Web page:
Transcript - Pacific Highway Press Conference

KEVIN HOGAN

It’s wonderful to be here today on what is a very significant day today with the upgrade of the Ballina to Woolgoolga section of the Pacific Highway. So great to see Paul McDonald here, the General Manager, Robert Mustow the Richmond Valley Mayor, Eoin Johnston the Deputy Mayor of Ballina, my good friend and colleague, the Deputy Prime Minister of Australia, Michael McCormack, and Chris Gulaptis [Inaudible].

As I said, an exceptionally significant day. What we’re doing here is reviewing the opening of this section, this 34-kilometre section of the highway, which will be opening hopefully before the school holidays. And this 34-kilometre section as we know bypasses Wardell, Broadwater and Woodburn. This highway has always and will always be about the fact that we wanted to reduce fatalities on this highway and where it has been duplicated, fatalities are at an all-time low, this section will continue that [inaudible]. Once it opens it’s going to be great for tourism and for all the locals throughout the region as well. So I can’t wait. In a week or two Woodburn will not get traffic jams every school holidays and Christmas time, you can’t go to any of the joints because of the multi-kilometre backlog that it was. But it’s great today in the development of this highway.

CHRIS GULAPTIS

Well, good morning everybody, it’s terrific to have the Deputy Prime Minister here along with all the other stakeholders in what is a mammoth infrastructure project that has been so important for the Northern Rivers and for the North Coast. Because we’ve had multiple fatalities on this Pacific Highway for decades and it’s about time it’s been upgraded to a 21st century road, and that’s what we’ve got right now.

We’re going to see a decrease in fatalities. We’re going to see more comfort when you’re travelling to and from the capital cities. And, of course, you’re going to see the transport industry being able to operate with full productivity.

So look, full credit to the Commonwealth Government, to the New South Wales State Government for their collaboration on this as well as, of course, with all the other stakeholders, the councils that are involved. Because this is their turf and we are here and we respect what they’re trying to do for their communities to keep their communities safe. It’s a great thing. Great things happen when we work collaboratively together. We can see that today. So, look, thank you to everybody that’s here today for this momentous occasion.

MICHAEL McCORMACK

Well, fantastic to be here with the Assistant Minister but perhaps, most importantly, the Member for Page, Kevin Hogan. Chris Gulaptis, who of course is the Member for Clarence and he’s also the Parliamentary Secretary for Regional Roads and Infrastructure and of course, Deputy Mayor Eoin Johnston and Robert Mustow the Mayor.

We know how important that building roads is not just to getting people home sooner but getting them home safer. Since the Pacific Highway upgrades began the road toll has been halved. And the Federal Government – the Liberals and Nationals, when we returned to government in 2013 – we’ve invested $5.64 billion into what is the largest regional roads upgrade in the country. And that’s significant because we want to get people where they need to be sooner and when the Pacific Highway upgrades are all completed, it’s going to mean that people can get from Hexham to the Queensland border in two and a half hours less time than they would have before the actual program started.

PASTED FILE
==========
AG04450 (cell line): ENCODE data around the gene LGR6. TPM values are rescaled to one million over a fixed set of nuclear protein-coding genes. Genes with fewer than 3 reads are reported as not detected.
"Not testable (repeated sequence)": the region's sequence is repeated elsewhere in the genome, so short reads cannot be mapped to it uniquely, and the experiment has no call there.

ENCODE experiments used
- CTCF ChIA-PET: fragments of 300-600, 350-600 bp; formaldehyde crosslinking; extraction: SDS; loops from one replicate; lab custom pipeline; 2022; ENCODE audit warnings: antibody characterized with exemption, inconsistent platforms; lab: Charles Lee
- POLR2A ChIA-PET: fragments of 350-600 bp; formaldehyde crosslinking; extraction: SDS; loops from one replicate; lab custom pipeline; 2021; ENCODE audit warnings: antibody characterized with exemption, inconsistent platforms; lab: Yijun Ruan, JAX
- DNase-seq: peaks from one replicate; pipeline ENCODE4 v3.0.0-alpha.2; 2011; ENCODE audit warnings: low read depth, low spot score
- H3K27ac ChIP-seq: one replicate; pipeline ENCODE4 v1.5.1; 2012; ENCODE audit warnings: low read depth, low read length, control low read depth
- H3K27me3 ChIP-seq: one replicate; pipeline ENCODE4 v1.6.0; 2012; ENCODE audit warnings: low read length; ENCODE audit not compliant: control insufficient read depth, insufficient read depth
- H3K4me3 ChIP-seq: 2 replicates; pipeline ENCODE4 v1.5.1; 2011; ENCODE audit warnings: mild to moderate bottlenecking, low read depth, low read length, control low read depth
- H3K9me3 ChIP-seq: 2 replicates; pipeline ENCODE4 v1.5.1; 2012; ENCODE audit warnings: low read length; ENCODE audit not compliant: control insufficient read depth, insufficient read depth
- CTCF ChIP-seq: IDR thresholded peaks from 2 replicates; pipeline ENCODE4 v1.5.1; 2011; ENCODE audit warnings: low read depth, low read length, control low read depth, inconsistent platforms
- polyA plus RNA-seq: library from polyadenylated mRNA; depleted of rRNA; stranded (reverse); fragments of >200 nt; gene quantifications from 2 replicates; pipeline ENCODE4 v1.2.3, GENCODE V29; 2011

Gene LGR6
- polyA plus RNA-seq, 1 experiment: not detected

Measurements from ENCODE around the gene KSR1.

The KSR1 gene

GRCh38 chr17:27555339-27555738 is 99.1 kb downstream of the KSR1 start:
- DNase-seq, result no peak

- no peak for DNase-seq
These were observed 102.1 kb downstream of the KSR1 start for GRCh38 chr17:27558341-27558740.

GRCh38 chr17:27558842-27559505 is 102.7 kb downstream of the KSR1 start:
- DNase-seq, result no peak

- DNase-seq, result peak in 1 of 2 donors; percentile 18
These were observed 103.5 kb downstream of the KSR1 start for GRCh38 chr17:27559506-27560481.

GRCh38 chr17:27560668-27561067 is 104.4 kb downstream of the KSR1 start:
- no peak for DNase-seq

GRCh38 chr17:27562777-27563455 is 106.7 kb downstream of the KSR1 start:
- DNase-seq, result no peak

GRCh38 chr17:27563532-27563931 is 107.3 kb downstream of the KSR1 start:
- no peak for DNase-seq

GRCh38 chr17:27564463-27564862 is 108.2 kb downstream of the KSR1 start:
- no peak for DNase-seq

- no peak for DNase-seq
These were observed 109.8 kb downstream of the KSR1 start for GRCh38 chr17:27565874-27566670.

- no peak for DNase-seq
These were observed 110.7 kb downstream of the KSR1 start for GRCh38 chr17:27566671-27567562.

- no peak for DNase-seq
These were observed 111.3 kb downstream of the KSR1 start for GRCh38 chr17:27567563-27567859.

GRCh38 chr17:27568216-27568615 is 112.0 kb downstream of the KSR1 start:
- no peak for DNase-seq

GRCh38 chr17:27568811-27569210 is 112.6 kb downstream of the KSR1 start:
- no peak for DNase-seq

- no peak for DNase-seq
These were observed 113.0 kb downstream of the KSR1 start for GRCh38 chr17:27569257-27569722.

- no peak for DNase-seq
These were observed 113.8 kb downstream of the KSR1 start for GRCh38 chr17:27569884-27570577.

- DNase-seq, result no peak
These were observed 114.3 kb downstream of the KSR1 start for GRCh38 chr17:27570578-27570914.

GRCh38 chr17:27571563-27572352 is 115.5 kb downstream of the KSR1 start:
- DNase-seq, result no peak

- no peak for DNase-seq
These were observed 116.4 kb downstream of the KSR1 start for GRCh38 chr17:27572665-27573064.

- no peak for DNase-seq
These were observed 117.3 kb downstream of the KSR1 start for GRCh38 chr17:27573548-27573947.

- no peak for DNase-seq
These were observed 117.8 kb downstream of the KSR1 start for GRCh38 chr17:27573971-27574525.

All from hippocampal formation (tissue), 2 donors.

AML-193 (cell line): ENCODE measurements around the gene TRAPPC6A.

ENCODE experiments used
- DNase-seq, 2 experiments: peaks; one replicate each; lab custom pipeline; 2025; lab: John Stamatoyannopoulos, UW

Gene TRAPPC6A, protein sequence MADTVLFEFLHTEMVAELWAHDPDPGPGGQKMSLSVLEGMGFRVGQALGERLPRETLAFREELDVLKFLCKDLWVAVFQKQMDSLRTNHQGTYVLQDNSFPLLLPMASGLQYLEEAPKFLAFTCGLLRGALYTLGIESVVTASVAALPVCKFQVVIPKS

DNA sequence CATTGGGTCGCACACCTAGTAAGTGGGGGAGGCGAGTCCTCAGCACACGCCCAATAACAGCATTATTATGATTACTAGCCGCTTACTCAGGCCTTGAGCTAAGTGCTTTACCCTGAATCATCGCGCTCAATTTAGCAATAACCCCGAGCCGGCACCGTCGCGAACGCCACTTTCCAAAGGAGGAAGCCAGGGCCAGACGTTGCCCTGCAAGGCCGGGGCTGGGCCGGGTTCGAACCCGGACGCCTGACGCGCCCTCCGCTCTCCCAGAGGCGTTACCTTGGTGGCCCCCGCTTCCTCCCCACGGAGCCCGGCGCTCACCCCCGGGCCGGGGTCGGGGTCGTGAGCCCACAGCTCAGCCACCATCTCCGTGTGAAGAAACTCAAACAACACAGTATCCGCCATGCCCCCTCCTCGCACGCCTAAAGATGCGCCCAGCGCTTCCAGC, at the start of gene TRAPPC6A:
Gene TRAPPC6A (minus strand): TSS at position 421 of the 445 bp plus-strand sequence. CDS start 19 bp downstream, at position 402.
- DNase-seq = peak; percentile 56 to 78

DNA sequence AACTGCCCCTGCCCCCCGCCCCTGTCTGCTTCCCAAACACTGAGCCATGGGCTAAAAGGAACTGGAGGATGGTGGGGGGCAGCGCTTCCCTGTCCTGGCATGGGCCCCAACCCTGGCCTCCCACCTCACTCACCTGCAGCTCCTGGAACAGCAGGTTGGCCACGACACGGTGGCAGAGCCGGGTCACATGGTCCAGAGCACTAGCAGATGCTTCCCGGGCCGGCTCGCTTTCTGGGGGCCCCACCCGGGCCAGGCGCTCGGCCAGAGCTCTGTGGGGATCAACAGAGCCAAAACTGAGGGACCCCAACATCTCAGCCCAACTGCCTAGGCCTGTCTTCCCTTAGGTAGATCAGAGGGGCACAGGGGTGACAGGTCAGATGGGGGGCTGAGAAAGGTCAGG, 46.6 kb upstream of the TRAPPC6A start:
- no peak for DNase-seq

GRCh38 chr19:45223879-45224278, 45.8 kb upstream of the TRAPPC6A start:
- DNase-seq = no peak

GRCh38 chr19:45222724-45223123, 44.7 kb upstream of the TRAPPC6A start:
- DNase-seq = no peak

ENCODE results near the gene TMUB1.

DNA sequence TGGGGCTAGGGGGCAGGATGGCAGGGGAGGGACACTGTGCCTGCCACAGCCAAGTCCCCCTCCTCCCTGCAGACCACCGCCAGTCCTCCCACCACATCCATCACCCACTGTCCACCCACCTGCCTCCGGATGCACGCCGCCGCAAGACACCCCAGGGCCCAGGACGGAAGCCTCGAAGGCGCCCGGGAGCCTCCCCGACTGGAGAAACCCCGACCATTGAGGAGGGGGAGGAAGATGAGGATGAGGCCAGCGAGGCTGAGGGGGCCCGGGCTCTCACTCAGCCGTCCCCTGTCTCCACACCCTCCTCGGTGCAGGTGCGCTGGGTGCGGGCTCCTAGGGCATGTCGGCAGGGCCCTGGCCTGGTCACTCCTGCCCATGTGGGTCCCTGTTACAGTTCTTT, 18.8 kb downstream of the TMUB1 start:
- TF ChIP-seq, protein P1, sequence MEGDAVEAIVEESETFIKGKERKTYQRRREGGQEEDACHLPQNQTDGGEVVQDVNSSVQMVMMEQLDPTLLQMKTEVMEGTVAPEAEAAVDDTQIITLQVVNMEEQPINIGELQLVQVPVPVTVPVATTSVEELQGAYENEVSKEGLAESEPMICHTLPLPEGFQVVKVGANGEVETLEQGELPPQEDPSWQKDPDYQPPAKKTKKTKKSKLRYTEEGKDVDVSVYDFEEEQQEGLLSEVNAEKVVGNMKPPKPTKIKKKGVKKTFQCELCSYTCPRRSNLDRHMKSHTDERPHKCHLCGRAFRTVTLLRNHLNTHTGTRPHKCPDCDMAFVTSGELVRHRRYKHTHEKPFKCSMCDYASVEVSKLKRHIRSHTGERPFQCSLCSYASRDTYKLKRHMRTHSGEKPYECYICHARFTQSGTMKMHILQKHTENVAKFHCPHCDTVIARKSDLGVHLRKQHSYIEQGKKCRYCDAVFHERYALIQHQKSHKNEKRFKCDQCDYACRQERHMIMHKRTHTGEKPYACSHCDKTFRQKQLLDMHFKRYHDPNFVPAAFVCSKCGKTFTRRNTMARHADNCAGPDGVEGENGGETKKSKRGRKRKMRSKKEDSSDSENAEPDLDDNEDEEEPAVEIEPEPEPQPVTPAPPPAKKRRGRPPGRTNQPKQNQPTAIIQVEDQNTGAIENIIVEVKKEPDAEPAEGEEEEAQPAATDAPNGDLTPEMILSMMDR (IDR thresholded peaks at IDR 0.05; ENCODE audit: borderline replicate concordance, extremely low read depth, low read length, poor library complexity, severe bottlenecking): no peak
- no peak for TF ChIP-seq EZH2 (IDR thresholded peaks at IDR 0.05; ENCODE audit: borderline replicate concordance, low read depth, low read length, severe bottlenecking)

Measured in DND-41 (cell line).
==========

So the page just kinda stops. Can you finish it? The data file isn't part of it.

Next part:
This is a significant project – 3,800 direct jobs, 11,400 indirect jobs supported by Pacific Highway upgrade. And of course, as we all know, through COVID-19 the one thing that is going to help this country recover is regional Australia, it’s jobs in regional Australia. That’s what it’s all about. We’re getting on with building a better nation as part of our $100 billion record amount of infrastructure that we are investing in right across this great nation. I would have said wide brown land but it’s pretty green and it’s pretty wet at the moment, but this is a significant day, not just for local residents, not just for the three communities that are going to be bypassed but indeed, for the entire nation. The Pacific Highway is such a critical and crucial road for our freight traffic, for our tourism, for everything that is to do with Australia. We know that for far too long there have been far too many tragedies on this highway, and we’re getting that fixed.

ROBERT MUSTOW

[Inaudible] This has been a long time coming black spot between Grafton and Woodburn and the safety of our travellers is paramount [Inaudible]. The council has done a lot to keep the economy going in those towns, we have upgrades [Inaudible] the economy there so hopefully going to kick along but that’s going to take a while. So thank you very much to the Government for this and it is well received by our local communities.

EION JOHNSTON

I’ll be very brief, no more than 45 minutes. On behalf of Ballina Shire Council I do thank everyone for attending today. But more importantly, I thank the politicians, the planners, the engineers, the machine operators, all the people that came together and obviously the taxpayers that paid for it all to make this wonderful road what it should be as recommended by [Inaudible]. It’s taken a long time. Hopefully it will save lives. It won’t save people from driving irresponsibly but that’s up to them, we can do no more than what we’re doing and thank you all involved.

JOURNALIST

How important is this upgrade especially on days like today? 

MICHAEL McCORMACK